Quality of life improvements at one, two, and five years after liver transplantation

Marlon F. Levy, Linda Jennings, Marwan S. Abouljoud, David C. Mulligan, Robert M. Goldstein, Bo S. Husberg, Thomas A. Gonwa, Goran B. Klintmalm

Research output: Contribution to journalArticlepeer-review

72 Scopus citations


We prospectively studied adult liver transplant (OLTX) recipients to evaluate the effect of OLTX on quality of life (QOL). Over an 8-year period, all adult patients undergoing OLTX at our institution were asked to complete a psychological questionnaire that probed broad facets of QOL. Patients seen for their 1, 2, and 5 or more-year post-OLTX visits were also asked to complete the form. Questions were then grouped by categories broadly highlighting self-image (SI), health perception (HP), ability to function (F), and ability to work (W). Questions ranged from demographic and occupational topics to symptom distress/frequency, activities of daily living, and the impact of health on daily life. Numerical scores were assigned to each question, and added to derive scores on SI, HP, and F. Higher scores reflect better QOL. Employment data (W) were also compared, though not amenable to scoring. A total of 573 forms were completed (210 pretransplant, 150 at 1 year, 131 at 2 years, 79 at 5 years). All posttransplant scores were significantly higher than pretransplant ones (P≤.0001, ANOVA). Scores at posttransplant time points were not significantly different from each other. Subscores of SI and HP revealed less symptom frequency and distress following OLTX (P≤.0003) continuing to beyond 5 years. Health limitations on activities decreased both at 1 year post-OLTX and again at 2 years (P≤.0001) and were sustained to beyond 5 years. Fewer people were working for pay at 1 year post-compared with pre-OLTX, but pre-OLTX levels of employment had been regained by the second year, continuing to increase to beyond 5 years. OLTX leads to improved QOL by the end of the first posttransplant year, sustained through the 5th posttransplant year and beyond. Self-image, functioning ability, and perception of health status were significantly improved. Ill health interference in daily life continues to decrease as OLTX becomes more remote. Employment suffers early after OLTX, but recovers by the second post-OLTX year and continues to increase long-term.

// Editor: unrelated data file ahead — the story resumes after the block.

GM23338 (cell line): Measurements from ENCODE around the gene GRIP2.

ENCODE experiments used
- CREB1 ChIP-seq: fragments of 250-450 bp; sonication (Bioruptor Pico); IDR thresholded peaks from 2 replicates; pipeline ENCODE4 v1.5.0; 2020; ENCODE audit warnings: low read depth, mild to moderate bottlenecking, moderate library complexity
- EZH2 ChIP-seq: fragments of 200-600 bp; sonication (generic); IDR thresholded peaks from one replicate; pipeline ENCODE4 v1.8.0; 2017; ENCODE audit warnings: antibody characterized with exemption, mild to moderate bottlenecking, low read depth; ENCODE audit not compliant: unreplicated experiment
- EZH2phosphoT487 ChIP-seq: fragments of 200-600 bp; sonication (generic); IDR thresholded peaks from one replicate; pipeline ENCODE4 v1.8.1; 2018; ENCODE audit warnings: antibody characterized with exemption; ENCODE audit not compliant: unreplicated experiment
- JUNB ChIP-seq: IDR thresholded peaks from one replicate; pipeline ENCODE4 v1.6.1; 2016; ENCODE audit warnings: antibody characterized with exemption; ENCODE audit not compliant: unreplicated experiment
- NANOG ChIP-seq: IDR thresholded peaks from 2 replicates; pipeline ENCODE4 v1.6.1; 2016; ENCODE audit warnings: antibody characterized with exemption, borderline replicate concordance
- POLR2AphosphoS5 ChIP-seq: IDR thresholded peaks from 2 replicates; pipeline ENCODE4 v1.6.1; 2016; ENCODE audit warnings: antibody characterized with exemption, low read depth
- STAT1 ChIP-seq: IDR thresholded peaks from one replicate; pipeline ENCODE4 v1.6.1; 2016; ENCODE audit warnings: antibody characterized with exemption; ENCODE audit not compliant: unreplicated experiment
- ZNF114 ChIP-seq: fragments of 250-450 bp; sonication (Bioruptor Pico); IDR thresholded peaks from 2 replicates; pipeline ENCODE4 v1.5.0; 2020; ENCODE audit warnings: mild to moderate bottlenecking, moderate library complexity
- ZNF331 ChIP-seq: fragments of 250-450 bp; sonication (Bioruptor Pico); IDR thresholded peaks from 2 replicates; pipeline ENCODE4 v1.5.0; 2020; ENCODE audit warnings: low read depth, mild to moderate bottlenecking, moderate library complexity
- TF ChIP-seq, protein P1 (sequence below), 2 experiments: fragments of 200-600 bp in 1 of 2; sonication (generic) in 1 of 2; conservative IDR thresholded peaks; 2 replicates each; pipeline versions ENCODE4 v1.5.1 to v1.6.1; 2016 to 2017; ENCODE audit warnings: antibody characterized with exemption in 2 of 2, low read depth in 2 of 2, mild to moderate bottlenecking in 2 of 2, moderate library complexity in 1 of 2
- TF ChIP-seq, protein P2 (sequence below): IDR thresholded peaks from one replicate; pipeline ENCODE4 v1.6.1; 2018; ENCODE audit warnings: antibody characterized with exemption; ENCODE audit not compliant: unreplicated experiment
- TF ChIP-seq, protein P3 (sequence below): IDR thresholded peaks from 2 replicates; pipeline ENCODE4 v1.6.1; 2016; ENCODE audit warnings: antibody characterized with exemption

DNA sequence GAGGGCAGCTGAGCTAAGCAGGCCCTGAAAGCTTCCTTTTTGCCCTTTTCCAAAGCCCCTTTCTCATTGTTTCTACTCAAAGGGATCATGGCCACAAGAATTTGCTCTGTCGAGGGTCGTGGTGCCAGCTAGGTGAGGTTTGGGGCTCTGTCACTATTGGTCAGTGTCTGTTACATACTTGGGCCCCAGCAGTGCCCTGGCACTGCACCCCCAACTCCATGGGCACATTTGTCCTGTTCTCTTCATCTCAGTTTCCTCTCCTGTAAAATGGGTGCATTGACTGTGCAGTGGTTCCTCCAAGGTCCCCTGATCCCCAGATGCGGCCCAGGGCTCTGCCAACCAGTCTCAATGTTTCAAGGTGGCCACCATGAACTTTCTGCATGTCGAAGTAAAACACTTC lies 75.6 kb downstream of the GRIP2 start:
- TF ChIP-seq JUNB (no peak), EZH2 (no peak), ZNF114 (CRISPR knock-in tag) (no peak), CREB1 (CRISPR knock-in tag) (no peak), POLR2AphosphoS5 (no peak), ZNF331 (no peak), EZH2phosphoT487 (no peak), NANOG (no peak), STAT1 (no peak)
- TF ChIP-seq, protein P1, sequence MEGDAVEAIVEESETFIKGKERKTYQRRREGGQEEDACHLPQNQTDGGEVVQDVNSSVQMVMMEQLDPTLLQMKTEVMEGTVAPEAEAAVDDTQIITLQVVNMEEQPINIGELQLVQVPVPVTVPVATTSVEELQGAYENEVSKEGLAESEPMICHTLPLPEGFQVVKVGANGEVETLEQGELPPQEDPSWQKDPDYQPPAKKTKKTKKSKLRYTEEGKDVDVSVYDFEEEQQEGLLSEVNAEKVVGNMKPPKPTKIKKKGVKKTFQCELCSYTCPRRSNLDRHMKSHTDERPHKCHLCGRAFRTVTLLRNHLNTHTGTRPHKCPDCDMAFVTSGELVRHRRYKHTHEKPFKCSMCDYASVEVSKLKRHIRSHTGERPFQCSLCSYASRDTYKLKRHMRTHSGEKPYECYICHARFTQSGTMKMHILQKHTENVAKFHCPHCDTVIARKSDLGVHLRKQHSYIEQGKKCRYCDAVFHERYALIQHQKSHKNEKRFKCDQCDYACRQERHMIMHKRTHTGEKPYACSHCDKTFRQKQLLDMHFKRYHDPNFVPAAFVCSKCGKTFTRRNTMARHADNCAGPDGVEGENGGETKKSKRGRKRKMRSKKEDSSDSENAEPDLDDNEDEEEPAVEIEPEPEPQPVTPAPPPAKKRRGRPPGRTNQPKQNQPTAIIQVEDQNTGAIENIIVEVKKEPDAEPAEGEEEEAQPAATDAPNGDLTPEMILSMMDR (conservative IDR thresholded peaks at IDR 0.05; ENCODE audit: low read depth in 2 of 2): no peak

Original languageEnglish (US)
Pages (from-to)515-518
Number of pages4
Issue number4
StatePublished - Feb 27 1995

ASJC Scopus subject areas

  • Transplantation


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